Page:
Home iran May Day: Calls Grow For Release Of Iranian Labor Activists And Workers

May Day: Calls Grow For Release Of Iranian Labor Activists And Workers


The Iranian Writers’ Association (IWA) has called for the unconditional release of all imprisoned workers and labor activists on the eve of International Workers’ Day, May 1st.

The statement released Tuesday noted that over 1,600 strikes and protests occurred last year, emphasizing that “such a large number of demonstrations shows both the extent of the looting of the labor force and the rampage by those in power.”

IWA expressed concern that “bread, housing, meat, clothing, and fruit are not the only things that are disappearing from people’s tables and becoming a dream of their minds, but their culture is disappearing as well, including education, books, cinema, theater, and music… Every day is Workers’ Day in Iran,” the statement read.

International Workers’ Day commemorates the concerted protests of American workers on May 1, 1886, when they called for a nationwide strike for the first time, demanding an eight-hour workday instead of a fourteen-hour workday.

Many countries worldwide observe this day by holding street demonstrations organized by trade unions.

In Iran, unlike many countries, May 1st is not an official holiday.

Even though Iran’s constitution appears to allow the formation of independent trade union organizations of workers, the Labor Law lists specific organizations that workers may only join, like the Islamic Labor Council. In essence, it has denied workers the right to form independent and free unions.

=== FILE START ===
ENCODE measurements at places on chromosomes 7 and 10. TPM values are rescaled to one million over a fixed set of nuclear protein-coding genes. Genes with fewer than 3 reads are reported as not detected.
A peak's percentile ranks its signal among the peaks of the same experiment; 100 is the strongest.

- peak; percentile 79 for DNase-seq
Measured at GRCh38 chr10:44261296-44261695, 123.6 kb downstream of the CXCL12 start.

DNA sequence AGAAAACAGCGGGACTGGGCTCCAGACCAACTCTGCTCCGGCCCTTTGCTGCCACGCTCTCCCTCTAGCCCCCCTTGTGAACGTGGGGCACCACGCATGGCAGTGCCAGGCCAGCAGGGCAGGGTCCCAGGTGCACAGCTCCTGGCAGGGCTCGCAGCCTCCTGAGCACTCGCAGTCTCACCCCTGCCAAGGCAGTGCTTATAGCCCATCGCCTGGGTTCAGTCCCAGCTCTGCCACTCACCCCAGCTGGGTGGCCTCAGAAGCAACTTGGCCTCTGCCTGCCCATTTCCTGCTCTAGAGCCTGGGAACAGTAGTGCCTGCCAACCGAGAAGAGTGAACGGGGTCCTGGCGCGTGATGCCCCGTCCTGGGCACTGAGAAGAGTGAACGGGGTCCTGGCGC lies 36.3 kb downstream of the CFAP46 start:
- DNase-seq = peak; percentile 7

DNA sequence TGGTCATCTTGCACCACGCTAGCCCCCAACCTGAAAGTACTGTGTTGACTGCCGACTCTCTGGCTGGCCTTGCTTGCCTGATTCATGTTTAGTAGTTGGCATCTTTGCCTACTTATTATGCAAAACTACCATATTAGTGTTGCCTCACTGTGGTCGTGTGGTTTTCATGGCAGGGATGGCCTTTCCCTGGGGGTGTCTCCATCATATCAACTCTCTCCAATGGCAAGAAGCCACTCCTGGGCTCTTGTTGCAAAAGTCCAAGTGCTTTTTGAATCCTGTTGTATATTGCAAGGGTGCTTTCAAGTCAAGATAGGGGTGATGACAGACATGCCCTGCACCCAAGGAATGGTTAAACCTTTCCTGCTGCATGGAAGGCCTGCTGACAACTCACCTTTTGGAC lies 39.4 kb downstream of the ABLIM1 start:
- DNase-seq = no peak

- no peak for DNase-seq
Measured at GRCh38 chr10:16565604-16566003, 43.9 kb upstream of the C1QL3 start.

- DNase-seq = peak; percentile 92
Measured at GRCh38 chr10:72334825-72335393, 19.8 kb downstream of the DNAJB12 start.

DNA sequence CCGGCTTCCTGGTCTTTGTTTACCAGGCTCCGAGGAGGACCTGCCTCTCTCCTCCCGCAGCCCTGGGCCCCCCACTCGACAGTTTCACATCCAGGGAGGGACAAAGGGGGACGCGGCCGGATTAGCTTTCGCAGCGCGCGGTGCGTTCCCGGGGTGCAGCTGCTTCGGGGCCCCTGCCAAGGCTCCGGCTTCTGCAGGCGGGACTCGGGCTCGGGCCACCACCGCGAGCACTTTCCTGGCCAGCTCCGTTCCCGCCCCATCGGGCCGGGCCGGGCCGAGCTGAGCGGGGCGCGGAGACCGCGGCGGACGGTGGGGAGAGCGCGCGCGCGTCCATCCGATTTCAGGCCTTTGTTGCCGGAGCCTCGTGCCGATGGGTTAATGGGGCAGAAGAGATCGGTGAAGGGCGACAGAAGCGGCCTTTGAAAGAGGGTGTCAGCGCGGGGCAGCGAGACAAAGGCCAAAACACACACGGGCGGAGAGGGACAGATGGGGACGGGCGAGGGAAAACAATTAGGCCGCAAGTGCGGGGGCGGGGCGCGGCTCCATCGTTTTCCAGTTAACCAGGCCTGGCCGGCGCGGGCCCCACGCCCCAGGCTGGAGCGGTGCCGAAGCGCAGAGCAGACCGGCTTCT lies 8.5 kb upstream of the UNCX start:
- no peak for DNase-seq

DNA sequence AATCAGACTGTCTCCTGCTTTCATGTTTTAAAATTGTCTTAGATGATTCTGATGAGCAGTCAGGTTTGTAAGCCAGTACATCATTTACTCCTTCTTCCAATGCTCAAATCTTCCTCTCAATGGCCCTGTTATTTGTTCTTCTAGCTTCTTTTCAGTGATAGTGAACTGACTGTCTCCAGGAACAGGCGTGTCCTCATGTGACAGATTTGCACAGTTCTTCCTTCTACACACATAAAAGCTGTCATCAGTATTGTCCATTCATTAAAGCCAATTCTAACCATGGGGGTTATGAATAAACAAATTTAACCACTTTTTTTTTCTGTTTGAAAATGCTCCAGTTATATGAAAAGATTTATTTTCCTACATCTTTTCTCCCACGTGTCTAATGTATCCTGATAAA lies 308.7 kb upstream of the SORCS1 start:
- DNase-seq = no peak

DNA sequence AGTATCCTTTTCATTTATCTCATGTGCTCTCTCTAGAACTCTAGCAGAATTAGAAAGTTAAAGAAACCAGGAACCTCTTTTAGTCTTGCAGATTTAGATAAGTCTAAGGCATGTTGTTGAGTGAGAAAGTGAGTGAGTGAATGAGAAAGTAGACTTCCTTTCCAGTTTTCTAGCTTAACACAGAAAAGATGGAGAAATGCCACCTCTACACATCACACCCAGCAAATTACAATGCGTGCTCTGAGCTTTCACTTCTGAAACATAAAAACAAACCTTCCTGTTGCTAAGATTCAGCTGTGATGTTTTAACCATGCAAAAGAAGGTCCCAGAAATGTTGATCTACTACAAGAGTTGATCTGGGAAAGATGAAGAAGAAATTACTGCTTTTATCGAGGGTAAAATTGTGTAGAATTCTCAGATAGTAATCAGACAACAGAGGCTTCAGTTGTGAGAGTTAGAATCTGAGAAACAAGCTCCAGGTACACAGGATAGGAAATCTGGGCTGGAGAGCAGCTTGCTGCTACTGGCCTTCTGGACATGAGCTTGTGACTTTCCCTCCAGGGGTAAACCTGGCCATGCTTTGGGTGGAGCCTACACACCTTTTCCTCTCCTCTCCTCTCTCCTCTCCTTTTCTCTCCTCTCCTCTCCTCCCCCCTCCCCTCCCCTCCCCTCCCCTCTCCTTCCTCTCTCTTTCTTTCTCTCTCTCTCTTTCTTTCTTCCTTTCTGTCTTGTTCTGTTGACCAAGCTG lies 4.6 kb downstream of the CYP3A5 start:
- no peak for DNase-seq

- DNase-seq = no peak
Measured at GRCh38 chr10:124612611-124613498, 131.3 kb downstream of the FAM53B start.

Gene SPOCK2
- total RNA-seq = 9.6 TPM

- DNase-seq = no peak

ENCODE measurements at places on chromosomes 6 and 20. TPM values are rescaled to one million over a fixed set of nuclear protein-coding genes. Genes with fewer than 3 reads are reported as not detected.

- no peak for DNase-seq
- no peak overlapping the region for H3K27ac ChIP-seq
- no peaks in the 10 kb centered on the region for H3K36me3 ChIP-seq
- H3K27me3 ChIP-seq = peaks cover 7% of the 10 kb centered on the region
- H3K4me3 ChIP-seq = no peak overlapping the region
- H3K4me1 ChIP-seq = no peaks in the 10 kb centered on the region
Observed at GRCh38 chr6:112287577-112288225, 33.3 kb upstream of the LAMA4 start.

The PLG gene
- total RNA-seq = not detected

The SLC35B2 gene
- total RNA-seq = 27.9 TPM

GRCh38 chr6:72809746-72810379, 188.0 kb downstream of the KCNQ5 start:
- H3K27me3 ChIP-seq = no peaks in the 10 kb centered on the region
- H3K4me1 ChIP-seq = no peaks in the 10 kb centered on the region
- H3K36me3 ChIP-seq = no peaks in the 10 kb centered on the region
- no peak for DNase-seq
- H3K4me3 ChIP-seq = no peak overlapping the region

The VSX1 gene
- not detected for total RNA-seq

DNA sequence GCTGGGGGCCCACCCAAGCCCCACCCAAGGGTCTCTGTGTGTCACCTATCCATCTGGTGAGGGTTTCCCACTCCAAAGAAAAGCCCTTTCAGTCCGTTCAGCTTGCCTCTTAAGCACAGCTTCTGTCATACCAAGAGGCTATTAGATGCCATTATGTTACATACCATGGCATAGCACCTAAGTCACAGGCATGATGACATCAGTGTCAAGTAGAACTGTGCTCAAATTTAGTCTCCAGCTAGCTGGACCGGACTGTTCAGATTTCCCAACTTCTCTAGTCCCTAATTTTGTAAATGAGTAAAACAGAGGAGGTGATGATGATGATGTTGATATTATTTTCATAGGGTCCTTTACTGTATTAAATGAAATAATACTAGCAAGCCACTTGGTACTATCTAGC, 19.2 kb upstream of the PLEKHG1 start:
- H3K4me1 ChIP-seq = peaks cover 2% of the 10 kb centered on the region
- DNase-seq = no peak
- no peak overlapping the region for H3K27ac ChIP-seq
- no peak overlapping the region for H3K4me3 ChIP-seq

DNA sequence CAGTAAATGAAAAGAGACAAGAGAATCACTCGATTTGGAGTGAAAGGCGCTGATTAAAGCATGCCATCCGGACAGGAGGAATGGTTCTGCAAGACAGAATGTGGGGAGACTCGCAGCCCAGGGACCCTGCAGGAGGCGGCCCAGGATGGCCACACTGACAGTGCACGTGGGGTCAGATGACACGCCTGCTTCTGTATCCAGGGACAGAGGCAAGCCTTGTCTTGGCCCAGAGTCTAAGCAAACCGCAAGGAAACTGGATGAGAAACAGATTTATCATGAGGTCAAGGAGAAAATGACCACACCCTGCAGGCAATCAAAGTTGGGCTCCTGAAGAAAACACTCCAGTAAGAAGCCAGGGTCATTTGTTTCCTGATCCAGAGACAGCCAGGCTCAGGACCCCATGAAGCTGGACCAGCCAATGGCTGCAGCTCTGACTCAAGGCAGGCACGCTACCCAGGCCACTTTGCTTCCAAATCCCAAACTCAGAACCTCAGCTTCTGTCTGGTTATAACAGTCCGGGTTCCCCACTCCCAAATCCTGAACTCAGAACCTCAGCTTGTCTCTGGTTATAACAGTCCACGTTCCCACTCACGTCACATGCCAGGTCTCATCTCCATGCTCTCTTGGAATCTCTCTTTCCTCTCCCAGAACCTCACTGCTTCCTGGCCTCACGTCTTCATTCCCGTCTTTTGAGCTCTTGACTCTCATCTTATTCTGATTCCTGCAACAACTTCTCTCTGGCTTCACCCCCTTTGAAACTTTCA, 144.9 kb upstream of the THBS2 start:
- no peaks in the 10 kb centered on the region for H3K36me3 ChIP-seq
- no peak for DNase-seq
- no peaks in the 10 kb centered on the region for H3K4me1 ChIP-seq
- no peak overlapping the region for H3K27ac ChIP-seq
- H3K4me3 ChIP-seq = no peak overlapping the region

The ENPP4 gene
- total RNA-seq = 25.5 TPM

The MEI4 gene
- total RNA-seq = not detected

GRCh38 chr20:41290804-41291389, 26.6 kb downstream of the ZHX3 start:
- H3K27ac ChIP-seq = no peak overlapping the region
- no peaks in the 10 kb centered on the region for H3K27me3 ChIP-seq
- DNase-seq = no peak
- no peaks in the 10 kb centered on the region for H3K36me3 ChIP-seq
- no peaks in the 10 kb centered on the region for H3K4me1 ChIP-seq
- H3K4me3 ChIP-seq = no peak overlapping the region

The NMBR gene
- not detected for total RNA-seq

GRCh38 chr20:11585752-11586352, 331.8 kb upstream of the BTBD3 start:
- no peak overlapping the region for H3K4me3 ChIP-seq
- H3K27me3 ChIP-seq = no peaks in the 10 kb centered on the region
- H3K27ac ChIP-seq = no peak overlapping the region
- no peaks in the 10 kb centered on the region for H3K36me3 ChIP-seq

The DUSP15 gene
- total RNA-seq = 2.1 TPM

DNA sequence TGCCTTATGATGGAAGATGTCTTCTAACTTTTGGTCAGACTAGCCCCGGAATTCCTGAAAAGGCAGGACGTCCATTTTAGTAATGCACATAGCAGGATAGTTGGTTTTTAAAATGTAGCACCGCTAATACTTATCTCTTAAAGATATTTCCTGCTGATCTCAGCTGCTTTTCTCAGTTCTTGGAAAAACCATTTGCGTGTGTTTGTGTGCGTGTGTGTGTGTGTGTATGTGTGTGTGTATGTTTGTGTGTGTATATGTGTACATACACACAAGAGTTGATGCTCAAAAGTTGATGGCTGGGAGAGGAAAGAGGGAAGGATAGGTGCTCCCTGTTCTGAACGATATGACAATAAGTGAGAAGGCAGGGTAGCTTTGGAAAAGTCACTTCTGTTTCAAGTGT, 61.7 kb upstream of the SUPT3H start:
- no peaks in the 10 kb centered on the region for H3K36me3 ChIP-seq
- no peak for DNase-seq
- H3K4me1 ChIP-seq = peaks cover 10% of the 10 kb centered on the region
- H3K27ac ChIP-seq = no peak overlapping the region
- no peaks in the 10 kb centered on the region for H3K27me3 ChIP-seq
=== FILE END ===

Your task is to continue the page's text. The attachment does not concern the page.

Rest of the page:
Nevertheless, several calls were made on Tuesday for nationwide strikes and protests, including from student organizations, women’s groups, and youth groups under the collective name of “the national network women’s revolution, life, freedom.”

In this appeal, the general public was asked to participate in a strike on May 1 in protest of “the death sentence of dissident rapper Toomaj Salehi, the new hijab and chastity plan, and the poverty and misery that has been imposed on society.”

Majid Mohammadi, a sociologist and political analyst, described these calls as “a low-cost way to protest” in an interview with Iran International.

According to him, the wider the strikes, “the slower the government blade will be.”

The latest strike in the country began two days ago when truck owners across Iran started a strike in protest of the reduction of fares and fuel quotas.

Iranian truck owners have engaged in similar strikes in recent years due to fuel shortages, rampant inflation, and the devaluation of the Iranian currency.

Iran has experienced no economic growth for more than a decade. In 2018, the US withdrew from the JCPOA nuclear deal, further aggravating the situation. During the past six years, Iran’s national currency, the rial, has fallen 15-fold, resulting in inflation and poverty for millions of Iranians.